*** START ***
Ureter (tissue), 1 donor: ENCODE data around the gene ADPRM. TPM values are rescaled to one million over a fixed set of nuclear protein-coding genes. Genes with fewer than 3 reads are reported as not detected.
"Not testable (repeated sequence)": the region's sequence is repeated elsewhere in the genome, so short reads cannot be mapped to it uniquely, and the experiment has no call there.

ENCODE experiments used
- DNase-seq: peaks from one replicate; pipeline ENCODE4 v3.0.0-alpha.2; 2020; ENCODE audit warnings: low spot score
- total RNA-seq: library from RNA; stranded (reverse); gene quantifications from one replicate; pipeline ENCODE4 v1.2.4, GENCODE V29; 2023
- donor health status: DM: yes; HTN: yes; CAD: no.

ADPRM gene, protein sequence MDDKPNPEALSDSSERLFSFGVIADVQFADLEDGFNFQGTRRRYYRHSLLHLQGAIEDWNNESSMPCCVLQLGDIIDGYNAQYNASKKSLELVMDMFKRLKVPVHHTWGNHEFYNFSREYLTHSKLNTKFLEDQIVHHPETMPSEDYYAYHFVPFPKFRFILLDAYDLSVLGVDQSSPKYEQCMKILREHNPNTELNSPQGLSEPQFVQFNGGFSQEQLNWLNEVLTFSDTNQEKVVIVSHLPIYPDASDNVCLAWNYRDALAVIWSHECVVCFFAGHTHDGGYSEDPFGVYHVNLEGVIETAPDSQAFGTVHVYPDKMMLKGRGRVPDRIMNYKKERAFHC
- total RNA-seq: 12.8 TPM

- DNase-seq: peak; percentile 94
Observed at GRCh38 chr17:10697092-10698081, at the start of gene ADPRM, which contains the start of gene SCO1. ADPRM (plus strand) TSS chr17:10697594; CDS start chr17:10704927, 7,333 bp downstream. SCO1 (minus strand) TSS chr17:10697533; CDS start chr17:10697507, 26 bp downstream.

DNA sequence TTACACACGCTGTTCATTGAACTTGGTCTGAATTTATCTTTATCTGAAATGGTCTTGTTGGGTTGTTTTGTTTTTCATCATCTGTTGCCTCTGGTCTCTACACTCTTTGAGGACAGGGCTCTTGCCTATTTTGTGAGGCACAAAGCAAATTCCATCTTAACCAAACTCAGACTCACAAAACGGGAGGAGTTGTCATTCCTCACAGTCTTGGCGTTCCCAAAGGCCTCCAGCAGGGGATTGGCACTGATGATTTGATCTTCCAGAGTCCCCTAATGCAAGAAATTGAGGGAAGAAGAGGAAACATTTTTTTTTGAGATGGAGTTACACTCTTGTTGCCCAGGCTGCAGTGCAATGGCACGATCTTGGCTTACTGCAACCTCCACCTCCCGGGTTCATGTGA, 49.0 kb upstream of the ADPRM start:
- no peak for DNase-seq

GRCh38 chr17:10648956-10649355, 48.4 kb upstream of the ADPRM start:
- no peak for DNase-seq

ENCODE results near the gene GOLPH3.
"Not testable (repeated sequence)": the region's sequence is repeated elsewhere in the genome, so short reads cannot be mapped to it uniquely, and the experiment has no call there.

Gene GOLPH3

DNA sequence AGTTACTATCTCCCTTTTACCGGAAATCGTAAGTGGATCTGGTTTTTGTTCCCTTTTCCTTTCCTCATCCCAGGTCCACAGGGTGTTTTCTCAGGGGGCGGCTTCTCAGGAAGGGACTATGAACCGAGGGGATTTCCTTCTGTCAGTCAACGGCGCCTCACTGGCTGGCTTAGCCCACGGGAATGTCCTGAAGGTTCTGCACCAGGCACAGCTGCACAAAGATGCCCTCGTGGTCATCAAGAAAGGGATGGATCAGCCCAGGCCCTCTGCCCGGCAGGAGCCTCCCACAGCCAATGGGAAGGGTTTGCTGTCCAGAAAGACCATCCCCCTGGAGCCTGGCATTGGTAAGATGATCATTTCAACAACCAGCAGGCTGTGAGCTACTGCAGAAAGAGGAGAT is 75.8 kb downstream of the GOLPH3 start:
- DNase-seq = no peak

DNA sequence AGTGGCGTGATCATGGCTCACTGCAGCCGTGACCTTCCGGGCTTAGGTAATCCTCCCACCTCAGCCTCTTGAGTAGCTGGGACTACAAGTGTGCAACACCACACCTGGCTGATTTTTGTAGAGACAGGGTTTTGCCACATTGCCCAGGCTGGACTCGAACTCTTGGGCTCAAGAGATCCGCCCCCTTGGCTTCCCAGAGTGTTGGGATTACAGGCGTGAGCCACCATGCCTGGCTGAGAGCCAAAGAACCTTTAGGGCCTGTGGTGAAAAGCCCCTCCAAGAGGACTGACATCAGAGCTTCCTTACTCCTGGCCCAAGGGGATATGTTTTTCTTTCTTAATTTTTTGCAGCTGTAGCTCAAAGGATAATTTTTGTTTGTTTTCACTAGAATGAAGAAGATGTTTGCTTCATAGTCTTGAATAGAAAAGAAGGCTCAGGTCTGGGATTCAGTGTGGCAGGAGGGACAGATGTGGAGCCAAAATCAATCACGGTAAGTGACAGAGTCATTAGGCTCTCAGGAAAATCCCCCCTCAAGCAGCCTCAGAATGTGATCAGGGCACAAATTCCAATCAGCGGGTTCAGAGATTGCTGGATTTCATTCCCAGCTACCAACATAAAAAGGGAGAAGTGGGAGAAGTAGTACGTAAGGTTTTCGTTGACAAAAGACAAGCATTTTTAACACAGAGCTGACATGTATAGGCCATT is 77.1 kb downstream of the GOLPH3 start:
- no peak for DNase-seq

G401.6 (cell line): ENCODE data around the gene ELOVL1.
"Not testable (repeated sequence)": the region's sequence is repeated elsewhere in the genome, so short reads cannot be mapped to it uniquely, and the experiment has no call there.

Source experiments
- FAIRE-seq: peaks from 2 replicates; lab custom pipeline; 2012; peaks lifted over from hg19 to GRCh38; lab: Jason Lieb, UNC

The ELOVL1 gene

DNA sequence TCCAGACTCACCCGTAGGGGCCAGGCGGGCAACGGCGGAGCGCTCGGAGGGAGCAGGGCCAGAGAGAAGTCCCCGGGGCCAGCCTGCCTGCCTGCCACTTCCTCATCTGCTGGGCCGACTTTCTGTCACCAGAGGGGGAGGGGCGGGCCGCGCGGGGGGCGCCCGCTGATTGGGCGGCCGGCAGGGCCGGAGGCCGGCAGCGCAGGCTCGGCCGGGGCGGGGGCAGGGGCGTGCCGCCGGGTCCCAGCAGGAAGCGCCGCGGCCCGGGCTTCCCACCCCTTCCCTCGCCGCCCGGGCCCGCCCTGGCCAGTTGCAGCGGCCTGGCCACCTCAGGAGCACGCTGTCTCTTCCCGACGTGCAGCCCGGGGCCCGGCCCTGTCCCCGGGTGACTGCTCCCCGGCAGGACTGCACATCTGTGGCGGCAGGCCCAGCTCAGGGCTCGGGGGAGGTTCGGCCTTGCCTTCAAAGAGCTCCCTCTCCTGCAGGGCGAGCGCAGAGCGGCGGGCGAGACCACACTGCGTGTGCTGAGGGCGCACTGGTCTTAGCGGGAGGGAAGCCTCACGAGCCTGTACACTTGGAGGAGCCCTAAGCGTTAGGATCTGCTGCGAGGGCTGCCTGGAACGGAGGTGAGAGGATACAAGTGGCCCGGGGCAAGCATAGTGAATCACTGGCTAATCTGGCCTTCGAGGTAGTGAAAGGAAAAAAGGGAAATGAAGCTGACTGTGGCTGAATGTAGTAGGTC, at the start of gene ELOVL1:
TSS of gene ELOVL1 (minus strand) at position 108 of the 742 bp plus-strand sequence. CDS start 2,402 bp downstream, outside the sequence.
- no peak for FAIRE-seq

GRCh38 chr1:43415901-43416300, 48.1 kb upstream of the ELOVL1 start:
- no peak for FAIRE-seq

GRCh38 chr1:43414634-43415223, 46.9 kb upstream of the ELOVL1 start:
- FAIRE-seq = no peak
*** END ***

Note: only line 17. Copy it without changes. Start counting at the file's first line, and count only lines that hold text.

Gene GOLPH3